Brandon Lewis to hold emergency talks in Belfast over NI violence

Brandon Lewis outside Downing Street

Brandon Lewis outside Downing Street - Credit: PA / Stefan Rousseau

Brandon Lewis is flying to Belfast to hold emergency talks with the main political parties as well as faith and community leaders in an attempt to quell a spate of violence.

PA reports that the Northern Ireland secretary will meet with first minister Arlene Foster, from the DUP, and deputy first minister Michelle O’Neill, from Sinn Fein, on Thursday afternoon.

He was also expected to meet Ulster Unionist leader Steve Aiken and Alliance party leader Naomi Long following several nights of disorder that have seen dozens of police officers injured.

It follows Keir Starmer urging Boris Johnson to “step up” and convene all-party talks.

The PM has said he is “deeply concerned” by the scenes and called for calm in the region, adding: “The way to resolve differences is through dialogue, not violence or criminality.”



Lewis is encouraging all communities to work together to end the violence, saying the determination to move on from the Troubles cannot be “crushed by a small minority”.

In a statement, he said: “All communities in Northern Ireland must work together to resolve the tensions that we are currently facing.

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“The people of Northern Ireland deserve better than a continuation of the violence and disorder that we have witnessed in recent days. I know, from my ongoing contact with party leaders, that this is a view that is shared by all. The only way to resolve differences is through dialogue and in that regard we must all lead by example.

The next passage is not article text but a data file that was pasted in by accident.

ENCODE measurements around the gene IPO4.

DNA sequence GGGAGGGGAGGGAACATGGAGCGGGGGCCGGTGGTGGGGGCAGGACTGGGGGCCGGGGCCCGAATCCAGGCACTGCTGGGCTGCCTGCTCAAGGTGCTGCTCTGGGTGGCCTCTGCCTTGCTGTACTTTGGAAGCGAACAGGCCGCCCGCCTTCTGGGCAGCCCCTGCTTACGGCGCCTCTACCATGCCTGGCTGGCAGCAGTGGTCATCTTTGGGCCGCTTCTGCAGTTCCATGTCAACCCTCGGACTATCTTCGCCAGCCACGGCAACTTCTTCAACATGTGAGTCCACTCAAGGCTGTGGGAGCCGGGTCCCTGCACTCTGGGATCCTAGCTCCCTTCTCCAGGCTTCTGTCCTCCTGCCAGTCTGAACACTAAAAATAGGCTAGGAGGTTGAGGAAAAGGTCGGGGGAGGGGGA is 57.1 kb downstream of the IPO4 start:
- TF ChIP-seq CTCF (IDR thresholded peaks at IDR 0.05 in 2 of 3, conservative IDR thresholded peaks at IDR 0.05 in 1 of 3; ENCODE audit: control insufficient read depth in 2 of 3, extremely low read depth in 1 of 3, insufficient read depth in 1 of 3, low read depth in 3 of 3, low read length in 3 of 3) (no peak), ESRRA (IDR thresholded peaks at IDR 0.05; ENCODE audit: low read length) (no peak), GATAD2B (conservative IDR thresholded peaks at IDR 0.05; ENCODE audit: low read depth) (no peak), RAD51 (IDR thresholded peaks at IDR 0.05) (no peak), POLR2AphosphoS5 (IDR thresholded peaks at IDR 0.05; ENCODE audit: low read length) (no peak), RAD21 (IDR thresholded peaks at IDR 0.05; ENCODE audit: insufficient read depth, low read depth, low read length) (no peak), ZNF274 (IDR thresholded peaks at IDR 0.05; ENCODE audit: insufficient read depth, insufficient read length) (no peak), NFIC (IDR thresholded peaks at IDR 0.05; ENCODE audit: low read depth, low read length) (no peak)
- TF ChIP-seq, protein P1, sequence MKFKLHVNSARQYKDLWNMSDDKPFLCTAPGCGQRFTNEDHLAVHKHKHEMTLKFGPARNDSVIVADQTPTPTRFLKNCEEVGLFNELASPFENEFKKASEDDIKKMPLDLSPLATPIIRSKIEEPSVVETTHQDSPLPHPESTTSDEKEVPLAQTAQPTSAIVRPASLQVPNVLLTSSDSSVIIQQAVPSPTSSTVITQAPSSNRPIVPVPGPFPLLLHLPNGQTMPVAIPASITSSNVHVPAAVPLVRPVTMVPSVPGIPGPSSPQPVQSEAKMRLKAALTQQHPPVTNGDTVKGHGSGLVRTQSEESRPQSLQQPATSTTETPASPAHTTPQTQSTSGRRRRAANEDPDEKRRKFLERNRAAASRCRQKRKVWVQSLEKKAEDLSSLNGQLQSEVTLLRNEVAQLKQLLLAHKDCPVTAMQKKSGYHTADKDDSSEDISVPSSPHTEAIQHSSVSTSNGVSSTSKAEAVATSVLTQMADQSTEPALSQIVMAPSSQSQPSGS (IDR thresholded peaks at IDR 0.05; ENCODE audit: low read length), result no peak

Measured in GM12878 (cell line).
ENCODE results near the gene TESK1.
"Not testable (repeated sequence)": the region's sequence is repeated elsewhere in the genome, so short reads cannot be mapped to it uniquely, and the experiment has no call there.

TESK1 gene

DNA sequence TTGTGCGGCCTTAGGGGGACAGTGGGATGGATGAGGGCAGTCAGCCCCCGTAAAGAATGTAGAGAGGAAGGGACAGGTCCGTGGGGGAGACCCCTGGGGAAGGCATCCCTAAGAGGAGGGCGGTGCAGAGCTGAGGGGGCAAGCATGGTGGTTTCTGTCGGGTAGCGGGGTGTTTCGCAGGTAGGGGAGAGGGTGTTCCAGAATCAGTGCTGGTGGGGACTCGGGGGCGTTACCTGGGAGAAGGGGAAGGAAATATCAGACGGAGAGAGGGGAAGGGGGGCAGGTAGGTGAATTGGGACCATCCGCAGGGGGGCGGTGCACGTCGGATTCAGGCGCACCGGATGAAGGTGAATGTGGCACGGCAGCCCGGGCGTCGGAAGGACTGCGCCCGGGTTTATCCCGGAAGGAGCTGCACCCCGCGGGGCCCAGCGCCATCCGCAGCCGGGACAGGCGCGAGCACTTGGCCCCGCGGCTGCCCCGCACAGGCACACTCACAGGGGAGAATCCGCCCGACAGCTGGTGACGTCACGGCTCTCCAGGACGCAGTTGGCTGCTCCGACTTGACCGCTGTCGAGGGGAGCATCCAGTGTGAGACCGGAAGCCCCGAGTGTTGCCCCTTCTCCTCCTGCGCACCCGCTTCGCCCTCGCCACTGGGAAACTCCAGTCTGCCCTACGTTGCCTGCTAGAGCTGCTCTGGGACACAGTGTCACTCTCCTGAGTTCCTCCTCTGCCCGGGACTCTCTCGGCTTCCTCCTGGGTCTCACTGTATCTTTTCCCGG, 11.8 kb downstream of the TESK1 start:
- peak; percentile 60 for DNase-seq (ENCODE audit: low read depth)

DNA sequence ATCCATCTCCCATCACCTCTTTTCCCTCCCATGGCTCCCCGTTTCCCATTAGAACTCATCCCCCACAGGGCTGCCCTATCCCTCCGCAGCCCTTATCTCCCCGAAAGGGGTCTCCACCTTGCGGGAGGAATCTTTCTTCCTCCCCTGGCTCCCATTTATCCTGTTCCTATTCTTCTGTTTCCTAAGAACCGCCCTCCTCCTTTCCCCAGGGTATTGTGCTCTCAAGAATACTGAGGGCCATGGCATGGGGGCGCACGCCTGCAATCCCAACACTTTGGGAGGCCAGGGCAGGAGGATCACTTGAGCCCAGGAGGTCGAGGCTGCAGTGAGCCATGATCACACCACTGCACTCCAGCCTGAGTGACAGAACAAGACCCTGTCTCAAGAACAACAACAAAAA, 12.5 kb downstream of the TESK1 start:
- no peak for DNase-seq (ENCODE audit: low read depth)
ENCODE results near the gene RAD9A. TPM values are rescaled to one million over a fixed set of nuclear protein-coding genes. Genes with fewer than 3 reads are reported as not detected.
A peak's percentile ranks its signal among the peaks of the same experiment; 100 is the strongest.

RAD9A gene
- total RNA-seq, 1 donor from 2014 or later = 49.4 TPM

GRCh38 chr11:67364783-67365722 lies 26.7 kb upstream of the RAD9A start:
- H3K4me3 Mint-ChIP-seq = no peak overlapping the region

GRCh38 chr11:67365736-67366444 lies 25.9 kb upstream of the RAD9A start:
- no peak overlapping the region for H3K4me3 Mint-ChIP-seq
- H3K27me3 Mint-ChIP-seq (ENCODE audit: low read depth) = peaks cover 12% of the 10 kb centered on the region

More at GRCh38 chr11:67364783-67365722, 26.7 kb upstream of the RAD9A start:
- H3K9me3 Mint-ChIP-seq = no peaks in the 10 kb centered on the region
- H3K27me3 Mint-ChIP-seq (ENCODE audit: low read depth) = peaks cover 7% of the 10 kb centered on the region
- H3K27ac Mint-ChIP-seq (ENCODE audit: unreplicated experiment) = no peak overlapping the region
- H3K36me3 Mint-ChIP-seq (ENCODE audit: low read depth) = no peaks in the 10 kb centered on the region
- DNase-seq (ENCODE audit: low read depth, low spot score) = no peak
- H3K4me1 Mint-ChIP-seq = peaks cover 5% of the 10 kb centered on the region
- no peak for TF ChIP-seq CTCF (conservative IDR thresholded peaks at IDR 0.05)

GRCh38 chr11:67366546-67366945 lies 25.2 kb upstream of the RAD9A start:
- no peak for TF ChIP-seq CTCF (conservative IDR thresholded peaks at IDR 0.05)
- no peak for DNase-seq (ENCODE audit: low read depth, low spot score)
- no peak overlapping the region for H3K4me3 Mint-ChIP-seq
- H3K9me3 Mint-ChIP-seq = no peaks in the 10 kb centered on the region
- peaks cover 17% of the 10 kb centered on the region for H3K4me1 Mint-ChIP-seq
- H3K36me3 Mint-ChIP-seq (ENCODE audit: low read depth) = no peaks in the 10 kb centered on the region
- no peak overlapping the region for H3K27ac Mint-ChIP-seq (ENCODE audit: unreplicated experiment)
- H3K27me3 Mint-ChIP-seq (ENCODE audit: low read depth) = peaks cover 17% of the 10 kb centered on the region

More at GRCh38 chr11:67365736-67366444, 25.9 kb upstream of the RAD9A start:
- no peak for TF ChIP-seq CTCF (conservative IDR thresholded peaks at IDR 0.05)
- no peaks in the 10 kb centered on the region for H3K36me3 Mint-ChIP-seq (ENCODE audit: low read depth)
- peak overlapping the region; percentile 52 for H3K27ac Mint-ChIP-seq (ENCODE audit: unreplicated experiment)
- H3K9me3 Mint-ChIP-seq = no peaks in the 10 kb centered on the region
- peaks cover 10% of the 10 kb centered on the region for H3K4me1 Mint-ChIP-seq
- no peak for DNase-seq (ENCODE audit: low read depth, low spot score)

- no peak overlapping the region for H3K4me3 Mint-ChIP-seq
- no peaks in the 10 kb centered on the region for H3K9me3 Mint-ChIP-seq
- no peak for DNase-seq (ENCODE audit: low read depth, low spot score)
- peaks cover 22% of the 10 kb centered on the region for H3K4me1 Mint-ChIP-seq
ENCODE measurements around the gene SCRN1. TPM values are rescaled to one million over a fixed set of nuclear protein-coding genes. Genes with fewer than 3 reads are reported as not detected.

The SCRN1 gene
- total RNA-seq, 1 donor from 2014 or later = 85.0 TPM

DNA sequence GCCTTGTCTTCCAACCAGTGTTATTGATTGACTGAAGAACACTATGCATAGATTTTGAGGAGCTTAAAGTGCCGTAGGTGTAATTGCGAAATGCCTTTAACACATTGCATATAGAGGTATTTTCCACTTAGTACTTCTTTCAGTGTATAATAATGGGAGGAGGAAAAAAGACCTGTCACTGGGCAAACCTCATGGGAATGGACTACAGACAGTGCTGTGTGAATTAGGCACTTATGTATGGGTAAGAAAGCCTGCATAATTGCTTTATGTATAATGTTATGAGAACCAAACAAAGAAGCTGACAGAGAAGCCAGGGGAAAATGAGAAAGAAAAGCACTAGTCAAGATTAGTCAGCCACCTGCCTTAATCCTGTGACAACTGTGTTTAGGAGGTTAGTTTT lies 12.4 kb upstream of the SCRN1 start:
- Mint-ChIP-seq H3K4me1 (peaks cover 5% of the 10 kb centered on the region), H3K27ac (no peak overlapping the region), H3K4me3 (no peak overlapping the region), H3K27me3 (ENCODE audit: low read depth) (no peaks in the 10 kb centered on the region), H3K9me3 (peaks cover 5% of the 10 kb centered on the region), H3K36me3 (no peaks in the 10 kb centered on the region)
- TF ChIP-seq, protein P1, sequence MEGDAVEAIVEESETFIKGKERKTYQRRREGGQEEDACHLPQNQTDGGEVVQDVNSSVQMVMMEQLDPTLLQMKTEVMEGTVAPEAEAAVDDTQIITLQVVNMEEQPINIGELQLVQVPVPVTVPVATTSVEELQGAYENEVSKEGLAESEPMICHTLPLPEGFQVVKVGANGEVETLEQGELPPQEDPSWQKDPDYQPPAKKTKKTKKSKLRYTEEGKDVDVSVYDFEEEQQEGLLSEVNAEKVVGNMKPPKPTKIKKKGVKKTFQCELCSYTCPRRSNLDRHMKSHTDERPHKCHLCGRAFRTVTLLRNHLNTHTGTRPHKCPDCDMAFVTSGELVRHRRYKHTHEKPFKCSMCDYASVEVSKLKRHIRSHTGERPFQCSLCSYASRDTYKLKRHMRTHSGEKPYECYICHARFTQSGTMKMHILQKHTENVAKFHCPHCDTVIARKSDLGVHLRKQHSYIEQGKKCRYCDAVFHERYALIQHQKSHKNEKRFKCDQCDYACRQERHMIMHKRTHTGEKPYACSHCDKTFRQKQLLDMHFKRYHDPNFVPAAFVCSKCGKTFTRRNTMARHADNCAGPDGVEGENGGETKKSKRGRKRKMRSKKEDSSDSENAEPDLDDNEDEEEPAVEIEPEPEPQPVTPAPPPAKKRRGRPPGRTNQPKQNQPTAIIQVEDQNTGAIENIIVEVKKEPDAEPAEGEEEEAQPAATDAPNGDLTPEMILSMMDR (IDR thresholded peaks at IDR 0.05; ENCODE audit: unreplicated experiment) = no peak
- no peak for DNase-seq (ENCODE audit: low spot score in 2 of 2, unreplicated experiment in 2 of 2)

“Those engaged in this destruction and disorder do not represent Northern Ireland.

“I have seen first hand the true spirit of Northern Ireland – the creativity, the optimism and the determination to never return to the conflict and division of the past. We cannot allow that spirit to be crushed by a small minority intent on violence.”

He added that he is “aware of the ongoing concerns from some in the unionist and loyalist community”.

“However, I remain clear that the right way to express concerns or frustrations is through dialogue, engagement, and the democratic process, not through violence or disorder,” he added.

“Following engagement earlier today, I welcome the statement from the Executive and join them in appealing for calm.

“I will do all I can to continue to facilitate further constructive discussions on the way forward over the coming days. I remain in close contact with the prime minister to keep him updated.”

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